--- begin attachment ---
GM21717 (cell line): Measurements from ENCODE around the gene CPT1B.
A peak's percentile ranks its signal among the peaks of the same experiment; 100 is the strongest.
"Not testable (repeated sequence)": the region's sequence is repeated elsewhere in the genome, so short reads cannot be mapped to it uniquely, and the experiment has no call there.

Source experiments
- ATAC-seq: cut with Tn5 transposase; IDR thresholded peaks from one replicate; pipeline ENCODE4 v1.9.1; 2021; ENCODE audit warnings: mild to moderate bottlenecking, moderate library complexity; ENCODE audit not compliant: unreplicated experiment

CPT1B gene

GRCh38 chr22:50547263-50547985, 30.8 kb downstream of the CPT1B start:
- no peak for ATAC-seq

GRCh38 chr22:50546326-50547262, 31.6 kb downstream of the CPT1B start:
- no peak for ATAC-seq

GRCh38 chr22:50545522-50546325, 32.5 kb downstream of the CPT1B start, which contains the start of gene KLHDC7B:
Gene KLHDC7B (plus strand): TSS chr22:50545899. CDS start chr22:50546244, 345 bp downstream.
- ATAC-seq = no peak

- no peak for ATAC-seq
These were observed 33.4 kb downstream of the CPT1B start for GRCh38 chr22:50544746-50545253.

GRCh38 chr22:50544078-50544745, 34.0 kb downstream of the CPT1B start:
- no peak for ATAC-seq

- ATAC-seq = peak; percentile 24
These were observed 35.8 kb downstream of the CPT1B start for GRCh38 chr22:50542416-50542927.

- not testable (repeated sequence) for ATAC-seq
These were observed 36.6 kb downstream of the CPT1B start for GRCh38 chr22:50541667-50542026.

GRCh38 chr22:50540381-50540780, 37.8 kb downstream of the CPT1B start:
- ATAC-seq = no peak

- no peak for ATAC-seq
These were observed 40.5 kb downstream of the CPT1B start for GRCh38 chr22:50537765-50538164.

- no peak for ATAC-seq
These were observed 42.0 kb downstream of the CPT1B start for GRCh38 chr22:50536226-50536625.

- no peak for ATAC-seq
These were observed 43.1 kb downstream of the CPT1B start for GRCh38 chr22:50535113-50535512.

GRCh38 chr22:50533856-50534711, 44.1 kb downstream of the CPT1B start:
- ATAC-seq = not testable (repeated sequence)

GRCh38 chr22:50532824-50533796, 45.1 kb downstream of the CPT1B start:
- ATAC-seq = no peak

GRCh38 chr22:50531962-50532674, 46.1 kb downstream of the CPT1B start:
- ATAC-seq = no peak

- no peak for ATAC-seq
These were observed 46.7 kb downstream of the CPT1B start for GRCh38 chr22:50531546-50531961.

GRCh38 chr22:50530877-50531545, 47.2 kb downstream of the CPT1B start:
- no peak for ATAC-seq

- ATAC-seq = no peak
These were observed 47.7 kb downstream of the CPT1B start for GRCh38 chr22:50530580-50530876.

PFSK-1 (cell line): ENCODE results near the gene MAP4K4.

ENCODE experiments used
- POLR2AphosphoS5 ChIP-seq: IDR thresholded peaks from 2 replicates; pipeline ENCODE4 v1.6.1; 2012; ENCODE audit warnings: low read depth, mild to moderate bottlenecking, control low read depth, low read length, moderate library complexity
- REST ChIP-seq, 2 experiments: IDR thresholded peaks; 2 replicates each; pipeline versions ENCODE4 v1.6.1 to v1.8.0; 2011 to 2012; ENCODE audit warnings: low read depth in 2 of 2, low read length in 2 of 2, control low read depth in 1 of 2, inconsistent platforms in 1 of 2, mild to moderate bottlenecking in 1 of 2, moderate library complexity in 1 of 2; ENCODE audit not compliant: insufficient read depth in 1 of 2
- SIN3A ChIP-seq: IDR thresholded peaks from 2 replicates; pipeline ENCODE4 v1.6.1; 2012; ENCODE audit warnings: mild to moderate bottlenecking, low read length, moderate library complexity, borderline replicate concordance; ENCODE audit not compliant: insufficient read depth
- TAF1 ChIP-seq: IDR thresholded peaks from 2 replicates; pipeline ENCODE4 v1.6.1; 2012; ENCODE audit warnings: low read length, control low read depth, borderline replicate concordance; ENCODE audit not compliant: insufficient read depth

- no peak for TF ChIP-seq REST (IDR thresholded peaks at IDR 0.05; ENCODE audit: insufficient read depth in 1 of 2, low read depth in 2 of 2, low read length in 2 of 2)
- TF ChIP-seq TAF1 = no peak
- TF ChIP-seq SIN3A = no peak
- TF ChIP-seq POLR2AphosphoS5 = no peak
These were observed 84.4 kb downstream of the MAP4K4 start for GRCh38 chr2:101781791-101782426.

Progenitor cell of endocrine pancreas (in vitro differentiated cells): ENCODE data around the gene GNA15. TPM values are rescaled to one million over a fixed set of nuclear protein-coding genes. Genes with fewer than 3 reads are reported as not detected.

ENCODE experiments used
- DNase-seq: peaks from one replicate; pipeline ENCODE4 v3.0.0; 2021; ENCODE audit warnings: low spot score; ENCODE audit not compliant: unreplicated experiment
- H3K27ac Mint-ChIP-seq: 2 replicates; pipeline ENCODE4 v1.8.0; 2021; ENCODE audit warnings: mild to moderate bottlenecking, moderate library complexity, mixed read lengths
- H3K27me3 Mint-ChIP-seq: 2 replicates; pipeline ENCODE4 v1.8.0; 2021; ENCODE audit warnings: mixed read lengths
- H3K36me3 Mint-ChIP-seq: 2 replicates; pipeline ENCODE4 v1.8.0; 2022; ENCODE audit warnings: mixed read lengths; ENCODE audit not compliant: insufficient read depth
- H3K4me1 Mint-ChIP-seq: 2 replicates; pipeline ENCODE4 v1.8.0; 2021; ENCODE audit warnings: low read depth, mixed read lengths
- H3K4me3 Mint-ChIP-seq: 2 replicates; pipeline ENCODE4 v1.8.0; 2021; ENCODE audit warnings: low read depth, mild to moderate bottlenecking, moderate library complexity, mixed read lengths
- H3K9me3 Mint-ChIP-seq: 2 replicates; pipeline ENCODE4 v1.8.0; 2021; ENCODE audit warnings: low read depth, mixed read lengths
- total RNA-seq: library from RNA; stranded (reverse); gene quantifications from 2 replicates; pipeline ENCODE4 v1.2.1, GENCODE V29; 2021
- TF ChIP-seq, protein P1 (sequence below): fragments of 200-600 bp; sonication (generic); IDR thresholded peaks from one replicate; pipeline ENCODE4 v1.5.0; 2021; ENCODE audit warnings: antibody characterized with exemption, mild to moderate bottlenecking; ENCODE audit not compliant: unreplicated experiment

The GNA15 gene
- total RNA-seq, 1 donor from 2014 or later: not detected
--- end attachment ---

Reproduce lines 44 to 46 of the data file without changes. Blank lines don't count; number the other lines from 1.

- POLR2AphosphoS5 ChIP-seq: IDR thresholded peaks from 2 replicates; pipeline ENCODE4 v1.6.1; 2012; ENCODE audit warnings: low read depth, mild to moderate bottlenecking, control low read depth, low read length, moderate library complexity
- REST ChIP-seq, 2 experiments: IDR thresholded peaks; 2 replicates each; pipeline versions ENCODE4 v1.6.1 to v1.8.0; 2011 to 2012; ENCODE audit warnings: low read depth in 2 of 2, low read length in 2 of 2, control low read depth in 1 of 2, inconsistent platforms in 1 of 2, mild to moderate bottlenecking in 1 of 2, moderate library complexity in 1 of 2; ENCODE audit not compliant: insufficient read depth in 1 of 2
- SIN3A ChIP-seq: IDR thresholded peaks from 2 replicates; pipeline ENCODE4 v1.6.1; 2012; ENCODE audit warnings: mild to moderate bottlenecking, low read length, moderate library complexity, borderline replicate concordance; ENCODE audit not compliant: insufficient read depth